Tag Archives: PLTs

Is Your Team “Flunking Unsuccessful Practices” Together?

Over the summer, I had the chance to hear Eric Twadell — the Superintendent of Stevenson High School District 125 in Illinois — deliver a keynote at a Solution Tree PLC Institute.

While his whole keynote was amazing, Eric shared a quote from a book called How Children Fail — which was written in 1964 by John Holt.  Holt’s goal was to study the characteristics of highly effective schools.

His main finding about exceptional schools is as relevant today as it was when first written over 50 years ago:

“The researchers then examined these schools to find what qualities they had in common.

Of the five they found, two struck me as crucial: 1) if the students did not learn, the schools did not blame them, or their families, backgrounds neighborhoods, attitudes, nervous systems, or whatever. They did not alibi. They took full responsibility for the results or non-results of their work.

2) When something they were doing in the class did not work, they stopped doing it, and tried to do something else. They flunked unsuccessful methods, not the children.”

Those are two really easy filters to evaluate the work that you are doing together, y’all. 

If you catch yourself coming up with alibis to explain away the struggles of your students, change is necessary.

And what change is the most important to embrace?  Start studying your practices in a systematic way.

Put evidence behind the impact that those practices are having on students — and then amplify those that work the best and give up on those that are doing little to move your kids forward.

The good news is that there’s nothing difficult about any of this.

Studying practices in service of student learning should already be a regular part of the way that you are doing business.



Related Radical Reads:

What Role Do Hunches Play in Professional Learning Communities?

Interventions are NOT Optional.

Our Compulsive Obsession with the Impossible Sexy. 


New #atplc Resource: Tasks Teams Tackle Document

One of the questions that I get asked all the time when I’m working with schools and districts that are functioning as professional learning communities is, “We get that we are supposed to ‘collaborate,’ but what exactly does that MEAN?  What does collaboration look like in action?”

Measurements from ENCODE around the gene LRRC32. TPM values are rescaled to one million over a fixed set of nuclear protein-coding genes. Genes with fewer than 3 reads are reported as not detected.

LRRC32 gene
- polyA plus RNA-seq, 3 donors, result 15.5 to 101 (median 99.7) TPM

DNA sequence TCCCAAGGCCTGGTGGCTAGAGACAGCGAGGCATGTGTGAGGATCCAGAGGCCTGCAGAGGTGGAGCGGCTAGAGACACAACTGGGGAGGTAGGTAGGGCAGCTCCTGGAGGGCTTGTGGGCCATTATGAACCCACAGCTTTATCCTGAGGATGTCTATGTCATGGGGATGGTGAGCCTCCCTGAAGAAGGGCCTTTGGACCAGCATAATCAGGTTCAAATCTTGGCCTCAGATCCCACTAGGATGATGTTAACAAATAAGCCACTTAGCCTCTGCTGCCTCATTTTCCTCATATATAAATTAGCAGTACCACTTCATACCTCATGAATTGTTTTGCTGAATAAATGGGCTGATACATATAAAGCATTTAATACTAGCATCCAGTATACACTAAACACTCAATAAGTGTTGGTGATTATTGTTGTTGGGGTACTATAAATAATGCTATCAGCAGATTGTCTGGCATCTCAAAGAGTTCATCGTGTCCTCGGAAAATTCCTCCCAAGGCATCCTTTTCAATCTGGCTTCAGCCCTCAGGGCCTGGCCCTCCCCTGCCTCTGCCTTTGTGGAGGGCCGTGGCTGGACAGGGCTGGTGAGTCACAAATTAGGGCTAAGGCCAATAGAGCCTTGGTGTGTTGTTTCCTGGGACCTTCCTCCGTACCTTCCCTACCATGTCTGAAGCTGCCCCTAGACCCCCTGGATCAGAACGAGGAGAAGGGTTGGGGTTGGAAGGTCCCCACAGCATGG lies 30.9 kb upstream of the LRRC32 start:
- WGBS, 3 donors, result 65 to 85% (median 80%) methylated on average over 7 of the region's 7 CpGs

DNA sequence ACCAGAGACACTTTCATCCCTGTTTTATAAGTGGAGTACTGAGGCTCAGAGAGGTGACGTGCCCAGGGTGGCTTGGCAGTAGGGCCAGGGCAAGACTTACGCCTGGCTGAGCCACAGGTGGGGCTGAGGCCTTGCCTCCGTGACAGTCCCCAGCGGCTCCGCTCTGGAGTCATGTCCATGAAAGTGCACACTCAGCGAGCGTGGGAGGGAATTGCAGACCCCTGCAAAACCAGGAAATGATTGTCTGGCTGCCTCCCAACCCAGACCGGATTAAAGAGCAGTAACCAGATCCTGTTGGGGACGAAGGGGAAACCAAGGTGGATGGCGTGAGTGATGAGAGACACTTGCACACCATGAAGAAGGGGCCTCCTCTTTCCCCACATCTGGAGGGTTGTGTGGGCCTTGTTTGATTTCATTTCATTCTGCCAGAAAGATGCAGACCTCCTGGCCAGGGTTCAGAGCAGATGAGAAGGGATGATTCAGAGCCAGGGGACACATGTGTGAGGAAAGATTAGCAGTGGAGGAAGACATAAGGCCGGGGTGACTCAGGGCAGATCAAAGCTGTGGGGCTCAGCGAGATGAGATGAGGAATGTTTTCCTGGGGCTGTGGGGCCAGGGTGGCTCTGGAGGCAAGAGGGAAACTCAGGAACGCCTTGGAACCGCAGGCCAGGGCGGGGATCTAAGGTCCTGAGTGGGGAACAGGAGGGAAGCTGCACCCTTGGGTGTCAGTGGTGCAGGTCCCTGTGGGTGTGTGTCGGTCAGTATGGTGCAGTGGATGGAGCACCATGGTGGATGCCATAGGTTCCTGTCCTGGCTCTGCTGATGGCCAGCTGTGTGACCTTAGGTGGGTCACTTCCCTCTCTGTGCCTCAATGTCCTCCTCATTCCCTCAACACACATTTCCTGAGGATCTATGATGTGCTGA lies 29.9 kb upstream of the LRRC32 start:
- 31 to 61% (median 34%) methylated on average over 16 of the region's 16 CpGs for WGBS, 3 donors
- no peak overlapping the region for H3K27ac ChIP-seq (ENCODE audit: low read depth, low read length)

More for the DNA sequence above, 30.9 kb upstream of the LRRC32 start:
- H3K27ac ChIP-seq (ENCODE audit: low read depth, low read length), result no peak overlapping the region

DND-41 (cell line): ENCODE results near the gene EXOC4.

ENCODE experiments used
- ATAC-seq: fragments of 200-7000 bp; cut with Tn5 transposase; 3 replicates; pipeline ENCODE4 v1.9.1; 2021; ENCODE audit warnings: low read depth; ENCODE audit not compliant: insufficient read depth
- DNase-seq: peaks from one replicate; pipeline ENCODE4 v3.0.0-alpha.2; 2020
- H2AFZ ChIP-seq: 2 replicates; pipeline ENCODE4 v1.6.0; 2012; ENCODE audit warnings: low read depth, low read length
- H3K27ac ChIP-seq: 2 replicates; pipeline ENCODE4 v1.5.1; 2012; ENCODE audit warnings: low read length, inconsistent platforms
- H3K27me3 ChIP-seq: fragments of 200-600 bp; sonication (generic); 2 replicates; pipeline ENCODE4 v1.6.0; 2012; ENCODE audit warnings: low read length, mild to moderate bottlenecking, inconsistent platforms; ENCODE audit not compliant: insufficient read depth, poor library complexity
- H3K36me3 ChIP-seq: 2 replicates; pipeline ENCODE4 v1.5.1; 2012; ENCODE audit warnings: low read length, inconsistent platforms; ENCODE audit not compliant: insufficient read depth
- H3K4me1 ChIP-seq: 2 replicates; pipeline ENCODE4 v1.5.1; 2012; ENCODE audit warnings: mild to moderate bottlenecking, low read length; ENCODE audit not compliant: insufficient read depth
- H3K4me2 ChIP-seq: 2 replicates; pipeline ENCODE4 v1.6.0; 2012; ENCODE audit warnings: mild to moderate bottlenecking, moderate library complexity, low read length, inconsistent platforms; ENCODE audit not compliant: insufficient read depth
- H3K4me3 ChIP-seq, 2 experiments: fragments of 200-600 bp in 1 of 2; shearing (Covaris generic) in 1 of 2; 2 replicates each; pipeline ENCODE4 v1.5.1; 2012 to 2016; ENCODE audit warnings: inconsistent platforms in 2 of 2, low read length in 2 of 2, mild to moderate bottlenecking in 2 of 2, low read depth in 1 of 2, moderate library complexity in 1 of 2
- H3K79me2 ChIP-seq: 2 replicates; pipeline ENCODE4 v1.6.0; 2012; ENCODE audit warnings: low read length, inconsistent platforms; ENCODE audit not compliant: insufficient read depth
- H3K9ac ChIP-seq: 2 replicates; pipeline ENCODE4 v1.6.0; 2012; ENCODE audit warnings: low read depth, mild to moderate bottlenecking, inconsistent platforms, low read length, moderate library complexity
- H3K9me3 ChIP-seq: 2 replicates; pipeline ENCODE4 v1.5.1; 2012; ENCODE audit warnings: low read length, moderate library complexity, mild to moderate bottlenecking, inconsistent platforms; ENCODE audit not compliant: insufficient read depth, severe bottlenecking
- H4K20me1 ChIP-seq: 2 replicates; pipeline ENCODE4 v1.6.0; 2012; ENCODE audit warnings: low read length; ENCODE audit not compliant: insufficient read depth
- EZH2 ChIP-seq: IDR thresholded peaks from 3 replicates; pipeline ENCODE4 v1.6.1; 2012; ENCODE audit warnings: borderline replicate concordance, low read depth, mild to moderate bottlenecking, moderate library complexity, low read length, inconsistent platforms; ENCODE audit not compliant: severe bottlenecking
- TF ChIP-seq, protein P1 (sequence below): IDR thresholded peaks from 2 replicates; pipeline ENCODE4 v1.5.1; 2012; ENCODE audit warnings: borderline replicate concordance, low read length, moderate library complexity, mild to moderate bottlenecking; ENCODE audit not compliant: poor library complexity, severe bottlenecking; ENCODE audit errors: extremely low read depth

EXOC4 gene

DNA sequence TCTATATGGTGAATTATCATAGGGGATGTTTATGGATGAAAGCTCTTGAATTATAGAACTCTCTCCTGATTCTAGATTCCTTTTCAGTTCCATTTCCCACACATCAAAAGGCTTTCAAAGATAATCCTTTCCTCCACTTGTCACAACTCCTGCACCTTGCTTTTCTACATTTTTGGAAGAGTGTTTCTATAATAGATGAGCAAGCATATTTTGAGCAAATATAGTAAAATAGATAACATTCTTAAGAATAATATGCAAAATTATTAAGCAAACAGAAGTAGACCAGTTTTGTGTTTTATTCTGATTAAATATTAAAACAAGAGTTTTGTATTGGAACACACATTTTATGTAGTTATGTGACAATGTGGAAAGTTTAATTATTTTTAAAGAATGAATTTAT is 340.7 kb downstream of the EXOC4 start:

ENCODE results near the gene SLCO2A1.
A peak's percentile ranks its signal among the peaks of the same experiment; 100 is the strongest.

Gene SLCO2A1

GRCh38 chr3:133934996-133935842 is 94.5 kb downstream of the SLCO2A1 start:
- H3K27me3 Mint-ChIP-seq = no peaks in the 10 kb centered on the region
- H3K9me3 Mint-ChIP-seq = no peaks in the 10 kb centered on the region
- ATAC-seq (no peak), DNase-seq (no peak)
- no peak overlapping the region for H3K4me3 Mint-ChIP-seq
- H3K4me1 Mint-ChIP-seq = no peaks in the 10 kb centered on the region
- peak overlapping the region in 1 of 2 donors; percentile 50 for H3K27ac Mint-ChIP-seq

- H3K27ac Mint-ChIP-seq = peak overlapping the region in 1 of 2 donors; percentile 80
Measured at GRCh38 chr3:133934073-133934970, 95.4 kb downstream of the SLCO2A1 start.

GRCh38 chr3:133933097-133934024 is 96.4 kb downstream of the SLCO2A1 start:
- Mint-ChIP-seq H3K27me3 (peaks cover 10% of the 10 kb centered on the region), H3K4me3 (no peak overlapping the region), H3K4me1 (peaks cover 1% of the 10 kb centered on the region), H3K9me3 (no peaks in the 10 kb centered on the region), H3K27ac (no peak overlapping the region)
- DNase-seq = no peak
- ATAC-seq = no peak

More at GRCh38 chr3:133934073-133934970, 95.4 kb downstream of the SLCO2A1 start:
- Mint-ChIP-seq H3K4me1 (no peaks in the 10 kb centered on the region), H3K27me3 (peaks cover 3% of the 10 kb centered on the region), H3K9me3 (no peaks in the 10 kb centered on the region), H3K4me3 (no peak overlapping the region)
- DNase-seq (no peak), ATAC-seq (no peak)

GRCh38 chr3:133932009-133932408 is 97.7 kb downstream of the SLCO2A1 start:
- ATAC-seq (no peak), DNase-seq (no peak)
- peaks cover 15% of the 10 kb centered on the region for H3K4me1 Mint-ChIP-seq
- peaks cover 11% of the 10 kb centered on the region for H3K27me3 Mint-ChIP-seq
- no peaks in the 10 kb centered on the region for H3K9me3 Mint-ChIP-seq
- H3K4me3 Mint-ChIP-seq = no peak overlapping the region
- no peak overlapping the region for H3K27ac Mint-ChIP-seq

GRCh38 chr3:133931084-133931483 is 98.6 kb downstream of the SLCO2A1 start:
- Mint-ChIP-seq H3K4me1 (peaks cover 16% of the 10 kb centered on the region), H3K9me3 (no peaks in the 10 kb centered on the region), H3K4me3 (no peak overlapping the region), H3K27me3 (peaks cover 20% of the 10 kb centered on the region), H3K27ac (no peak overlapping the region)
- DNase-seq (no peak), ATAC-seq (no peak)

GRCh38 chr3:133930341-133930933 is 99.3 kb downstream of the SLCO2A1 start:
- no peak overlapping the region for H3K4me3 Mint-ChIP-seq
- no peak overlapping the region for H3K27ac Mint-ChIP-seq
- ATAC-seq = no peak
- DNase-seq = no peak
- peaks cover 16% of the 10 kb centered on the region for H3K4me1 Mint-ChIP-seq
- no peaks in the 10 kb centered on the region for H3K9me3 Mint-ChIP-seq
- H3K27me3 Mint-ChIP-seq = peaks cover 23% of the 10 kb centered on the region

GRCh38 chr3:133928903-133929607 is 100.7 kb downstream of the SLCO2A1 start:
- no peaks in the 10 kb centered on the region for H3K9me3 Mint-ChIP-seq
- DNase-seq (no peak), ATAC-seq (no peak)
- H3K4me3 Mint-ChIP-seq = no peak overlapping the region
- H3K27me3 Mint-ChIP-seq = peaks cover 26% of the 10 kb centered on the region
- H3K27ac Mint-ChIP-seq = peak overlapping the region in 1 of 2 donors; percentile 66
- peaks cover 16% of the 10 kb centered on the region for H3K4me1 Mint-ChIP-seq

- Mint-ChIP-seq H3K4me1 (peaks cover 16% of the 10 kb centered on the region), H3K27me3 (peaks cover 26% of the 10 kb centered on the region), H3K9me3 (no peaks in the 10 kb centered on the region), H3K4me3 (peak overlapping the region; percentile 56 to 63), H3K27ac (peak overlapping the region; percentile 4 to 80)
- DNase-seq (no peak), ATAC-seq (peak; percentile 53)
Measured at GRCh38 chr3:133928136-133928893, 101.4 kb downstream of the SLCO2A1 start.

The simple answer to that question is that collaborative teams spend their time working together to answer four questions for every unit in their curriculum:

  1. What do we want our students to know and be able to do?
  2. How are we going to assess the progress that our students are making at mastering the skills and content that we’ve identified as essential?
  3. What will we do to intervene on behalf of students who haven’t mastered the skills and content that we’ve identified as essential?
  4. What will we do for students who have mastered the skills and content that we’ve identified as essential before our teaching even begins?

To help learning teams better understand their work, I’ve developed a quick checklist of tasks that teams tackle when they are working on each of the four key questions.  

Check it out here:

Handout – Tasks Teams Tackle

What I love about using this document is that almost every team can find something that they are ALREADY doing, something that they are READY TO START doing, and something that they’d NEVER CONSIDERED doing.  The result:  Teams that walk away feeling better about the work they’ve done and excited about the work they are about to do.

So what do YOU think?  Is this a handout that you’d consider using with teams?  


Related Radical Reads:

I Finally Drank the Kool-Aid

Drinking the Kool-Aid, Part Deux